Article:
World Autism Awareness Day is April 2, 2017, and this is one day that I don’t want to go by without acknowledging. According to the most up-to-date statistics, the number of people diagnosed with autism spectrum disorder (ASD) continues to rise in Australia. Autism was once considered rare. In fact, when I grew up, there weren’t many people with Autism that I knew. In hindsight, I now realise that the one or two kids that seemed to have indescribable behaviour challenges would have most likely been on the spectrum. Sadly, they were simply labelled as ‘bad kids’ and were constantly in trouble at school. I so wish we knew then what we know now. I think of those kids often. Then, on the flipside of challenging behaviour, there were the super smart kids who couldn’t connect socially, or on the sports field yet they were pushed to play team sports and struggled through it all. Again, if we knew then what we know now, life would have been so different for those incredible kids I went to school with back in the 60’s. Once considered rare, now 31% of NSIS (National Disability Insurance Scheme) participants are on the Autism Spectrum Disorder (ASD).
As most of you know, Rob and I are passionate about children and understand, not only through our personal parenting journey of four children and now grandchildren, that children come in all shapes and sizes. We get the unique opportunity to see all of these beautiful shapes and sizes on a daily basis through Little Miracles and through the incredible work we get to do in Indonesia, India and Rwanda. Children are a gift to the world, and they all have something special to offer. I love watching the children go about their day, and I wonder, who will be the next politician, businesswoman or man, plumber, sparky, preacher, teacher or entrepreneur? What will they become and who will they grow to be? So much potential and so much vigour and gusto for parents and for educators to help guide and shape.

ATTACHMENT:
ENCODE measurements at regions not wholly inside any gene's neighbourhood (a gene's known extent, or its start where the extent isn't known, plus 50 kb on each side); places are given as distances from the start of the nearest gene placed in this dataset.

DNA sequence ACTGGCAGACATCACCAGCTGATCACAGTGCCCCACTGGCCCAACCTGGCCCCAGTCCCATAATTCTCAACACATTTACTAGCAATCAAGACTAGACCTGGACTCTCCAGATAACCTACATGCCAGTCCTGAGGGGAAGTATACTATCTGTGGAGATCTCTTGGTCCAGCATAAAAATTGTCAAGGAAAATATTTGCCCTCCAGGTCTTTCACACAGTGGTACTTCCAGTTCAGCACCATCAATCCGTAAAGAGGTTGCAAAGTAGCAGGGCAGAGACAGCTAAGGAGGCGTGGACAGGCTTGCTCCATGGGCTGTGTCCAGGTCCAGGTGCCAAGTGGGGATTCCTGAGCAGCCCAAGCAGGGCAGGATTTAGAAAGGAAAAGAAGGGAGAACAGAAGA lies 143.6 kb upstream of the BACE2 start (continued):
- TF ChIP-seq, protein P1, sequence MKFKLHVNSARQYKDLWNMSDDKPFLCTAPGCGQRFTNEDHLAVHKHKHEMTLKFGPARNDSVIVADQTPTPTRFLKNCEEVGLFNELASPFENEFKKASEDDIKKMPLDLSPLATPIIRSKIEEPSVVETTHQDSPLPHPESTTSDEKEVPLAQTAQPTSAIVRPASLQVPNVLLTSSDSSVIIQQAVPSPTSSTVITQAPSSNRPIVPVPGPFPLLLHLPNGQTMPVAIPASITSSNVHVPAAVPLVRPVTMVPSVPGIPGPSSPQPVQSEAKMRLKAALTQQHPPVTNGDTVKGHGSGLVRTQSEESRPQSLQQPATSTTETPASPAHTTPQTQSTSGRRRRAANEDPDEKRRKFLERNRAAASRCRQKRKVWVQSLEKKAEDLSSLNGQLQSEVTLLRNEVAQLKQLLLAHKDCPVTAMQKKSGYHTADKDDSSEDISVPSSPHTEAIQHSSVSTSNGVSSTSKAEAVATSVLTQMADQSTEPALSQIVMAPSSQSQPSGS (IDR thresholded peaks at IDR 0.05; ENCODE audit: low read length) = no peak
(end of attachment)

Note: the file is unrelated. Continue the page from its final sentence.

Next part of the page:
This list of people below have achieved great things in their chosen field, and may even surprise you to learn that they are actually on the autism spectrum. This proves that autism does not hinder talent, in fact, it accentuates it. It is inspiring to know the social difficulties attached to autism spectrum disorder can inspire fantastic success. The display of ground-breaking research, award-winning entertainment and showcase of extraordinary talent on the world stage is certainly something worthy of celebrating.
- Wolfgang Amadeus Mozart
- Tim Burton
- Andy Warhol
- Dan Akyroyd – Academy Award Nominated actor, has Aspergers Syndrome.
- Satoshi Tajiri – the creator of Pokemon, was diagnosed with Aspergers Syndrome.
- Albert Einstein – could not speak until he was three.
- Thomas Jefferson
- Steven Spielberg
- Susan Boyle
- Temple Grandin – Professor of Animal Science at Colorado State University and autism activist.
- Jessica-Jane Applegate, MBE – British swimmer and Paralympic gold and silver medalist (London 2012/Rio 2016).
In 2010, the research found 1 in 63 Australian school children have a formal autism diagnosis and in 2012 – the Australian Bureau of Statistics found 115,000 Australians to be on the autism spectrum. There is no doubt that autism seems to bring with it an ingrained stigma with any mention. It is, therefore, important to showcase the spectrum to educate and inform the general public, so this unfair stereotype can be removed. By recognising and valuing the contributions of people with Autistic Spectrum Disorder (ASD), we can respect and appreciate the diversity within our community.
So, to those who are parenting a child with Autism, we are cheering you on and with you on this journey. I wonder, are you raising the next Spielberg? Maybe a little Mozart is in your home. Who knows and I find that exciting. Can I encourage you that when the days are hard and the nights are long, remember that like Temple Grandin or others, perhaps the words are hard to find, sounds yet to be created and experienced and they are doing their best to be the best version of themselves?
Children are fascinating and truly are all shapes, sizes and all function so differently. I wonder at the world that Temple Grandin speaks of, one whereby we focus on what children can do rather than what they can’t. What an EXTRAordinary world that would be and certainly one I was to be part of.
Let’s all join and acknowledge the incredible individuals and families who are walking the journey of Autism.
Susanna Bateman #littlemiraclescommunity